half-bridge solution - the Ultra FRFET family- optimizes designs by providing
best-in-class reverse recovery time (trr) of 35ns - 65ns and the industry's
smallest reverse recovery current (1.8 - 3.1A). These devices are part of a
comprehensive portfolio of MOSFETs that offer designers a wide range of
breakdown voltages (-500V to 1000V), state-of-the-art packaging and
industry-leading FOM to deliver efficient power management anywhere electronic
power conversion is needed. Fairchild's Ultra FRFET (Ultra Fast recovery
MOSFET) is an industry first. Ultra FRFET works well with less than four diodes
in high voltage backlight inverter and reduces costs in high voltage backlight
inverters by approximately $0.20. Potential savings are expected to be over
$26M in 2010 because the production of CCFL backlit LCD TV is 130M sets. The
combination technology of lifetime control process and UniFETTM mosfets achieves
soft reverse recovery characteristics and big diode dv/dt immunity guaranteeing
20V/ns compared with 4.5V/ns of normal MOSFET. The soft reverse recovery characteristics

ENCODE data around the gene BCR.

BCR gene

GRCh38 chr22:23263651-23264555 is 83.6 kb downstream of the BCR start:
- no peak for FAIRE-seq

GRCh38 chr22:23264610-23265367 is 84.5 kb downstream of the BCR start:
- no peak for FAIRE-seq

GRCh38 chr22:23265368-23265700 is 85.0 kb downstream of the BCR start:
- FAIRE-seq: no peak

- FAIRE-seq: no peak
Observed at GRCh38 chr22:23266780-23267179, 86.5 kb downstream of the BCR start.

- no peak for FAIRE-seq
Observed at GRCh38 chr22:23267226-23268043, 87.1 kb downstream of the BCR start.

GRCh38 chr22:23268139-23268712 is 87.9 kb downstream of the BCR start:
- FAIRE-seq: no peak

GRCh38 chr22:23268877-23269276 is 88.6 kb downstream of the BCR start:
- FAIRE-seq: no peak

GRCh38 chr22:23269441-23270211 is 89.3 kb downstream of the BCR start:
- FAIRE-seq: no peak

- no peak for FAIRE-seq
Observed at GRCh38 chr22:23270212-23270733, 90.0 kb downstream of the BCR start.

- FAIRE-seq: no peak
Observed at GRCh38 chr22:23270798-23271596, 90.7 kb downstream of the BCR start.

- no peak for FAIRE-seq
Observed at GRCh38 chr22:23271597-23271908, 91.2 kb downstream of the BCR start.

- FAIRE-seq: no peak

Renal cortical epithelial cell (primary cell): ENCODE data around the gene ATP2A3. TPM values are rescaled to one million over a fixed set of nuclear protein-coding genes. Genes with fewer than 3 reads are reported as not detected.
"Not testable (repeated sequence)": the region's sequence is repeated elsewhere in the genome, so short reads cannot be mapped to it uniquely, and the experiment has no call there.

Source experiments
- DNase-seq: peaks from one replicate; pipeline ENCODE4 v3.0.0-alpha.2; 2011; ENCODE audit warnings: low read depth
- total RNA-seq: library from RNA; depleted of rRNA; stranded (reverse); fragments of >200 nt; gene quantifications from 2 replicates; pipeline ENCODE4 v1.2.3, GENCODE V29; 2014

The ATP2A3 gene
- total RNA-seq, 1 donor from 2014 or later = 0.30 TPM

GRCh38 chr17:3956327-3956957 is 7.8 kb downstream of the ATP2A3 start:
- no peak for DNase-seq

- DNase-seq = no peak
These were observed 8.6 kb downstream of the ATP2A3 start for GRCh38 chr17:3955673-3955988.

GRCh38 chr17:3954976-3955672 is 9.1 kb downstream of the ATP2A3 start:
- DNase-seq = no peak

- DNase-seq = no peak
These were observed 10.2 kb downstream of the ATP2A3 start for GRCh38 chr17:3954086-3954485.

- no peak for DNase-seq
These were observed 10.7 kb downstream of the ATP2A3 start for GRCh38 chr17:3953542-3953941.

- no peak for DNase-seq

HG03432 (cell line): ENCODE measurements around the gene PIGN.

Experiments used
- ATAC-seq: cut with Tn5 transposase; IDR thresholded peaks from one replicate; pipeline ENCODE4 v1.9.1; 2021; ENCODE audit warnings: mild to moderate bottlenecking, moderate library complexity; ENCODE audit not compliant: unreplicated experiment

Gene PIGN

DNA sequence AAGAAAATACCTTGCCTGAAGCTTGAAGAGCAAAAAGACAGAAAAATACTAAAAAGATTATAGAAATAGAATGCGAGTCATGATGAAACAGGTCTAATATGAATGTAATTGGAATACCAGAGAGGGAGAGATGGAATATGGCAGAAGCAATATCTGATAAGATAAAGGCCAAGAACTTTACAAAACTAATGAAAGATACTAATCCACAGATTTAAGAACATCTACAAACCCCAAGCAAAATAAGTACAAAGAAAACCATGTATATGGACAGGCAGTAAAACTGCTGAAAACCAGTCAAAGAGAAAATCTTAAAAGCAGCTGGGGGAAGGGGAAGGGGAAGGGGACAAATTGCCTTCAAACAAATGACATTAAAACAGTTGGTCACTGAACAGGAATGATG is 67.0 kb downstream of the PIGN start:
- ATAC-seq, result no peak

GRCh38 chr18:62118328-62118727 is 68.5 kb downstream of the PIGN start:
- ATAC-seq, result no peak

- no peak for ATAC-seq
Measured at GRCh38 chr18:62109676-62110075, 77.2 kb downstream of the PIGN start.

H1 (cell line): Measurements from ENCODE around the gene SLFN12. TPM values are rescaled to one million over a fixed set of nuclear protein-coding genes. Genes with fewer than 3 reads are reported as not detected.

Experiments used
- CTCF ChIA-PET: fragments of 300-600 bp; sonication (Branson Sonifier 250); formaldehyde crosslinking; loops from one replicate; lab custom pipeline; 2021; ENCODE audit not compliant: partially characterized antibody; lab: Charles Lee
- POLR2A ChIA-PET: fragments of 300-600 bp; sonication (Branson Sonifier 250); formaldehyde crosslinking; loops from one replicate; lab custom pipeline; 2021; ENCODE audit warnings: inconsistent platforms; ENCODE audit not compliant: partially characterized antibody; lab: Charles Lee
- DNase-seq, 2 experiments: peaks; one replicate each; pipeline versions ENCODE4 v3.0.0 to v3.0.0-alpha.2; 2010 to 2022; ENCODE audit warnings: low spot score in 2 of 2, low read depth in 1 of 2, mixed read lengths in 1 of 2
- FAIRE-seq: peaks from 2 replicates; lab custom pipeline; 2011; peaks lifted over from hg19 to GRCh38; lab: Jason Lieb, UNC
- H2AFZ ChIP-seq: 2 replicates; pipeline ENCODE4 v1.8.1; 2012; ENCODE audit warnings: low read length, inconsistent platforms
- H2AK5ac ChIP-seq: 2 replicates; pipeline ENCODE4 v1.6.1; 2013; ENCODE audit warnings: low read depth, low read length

improved EMI characteristics in LCD TV sets and big diode dv/dt immunity
improved system reliability during high frequency operation at high
temperatures. When compared to alternate solutions offering a typical gate
charge of only 16nC, the Ultra FRFET products are instrumental in reducing the
turn-on and turn-off losses of the MOSFET through its significantly lower gate
charge (Qg(typ) = 11nC). These products also feature a robust dv/dt immunity of
20V/ns, ensuring reliability and strong EMI performance to protect the LCD TVs
Altair has released an update of its HyperWorks computer-aided engineering simulation suite that includes new features focusing on four key areas of product design: performance optimization, lightweight design, lead-time reduction, and new technologies.
At IMTS last week, Stratasys introduced two new multi-materials PolyJet 3D printers, plus a new UV-resistant material for its FDM production 3D printers. They can be used in making jigs and fixtures, as well as prototypes and small runs of production parts.
In a line of ultra-futuristic projects, DARPA is developing a brain microchip that will help heal the bodies and minds of soldiers. A final product is far off, but preliminary chips are already being tested.
Focus on Fundamentals consists of 45-minute on-line classes that cover a host of technologies. You learn without leaving the comfort of your desk. All classes are taught by subject-matter experts and all are archived. So if you can't attend live, attend at your convenience.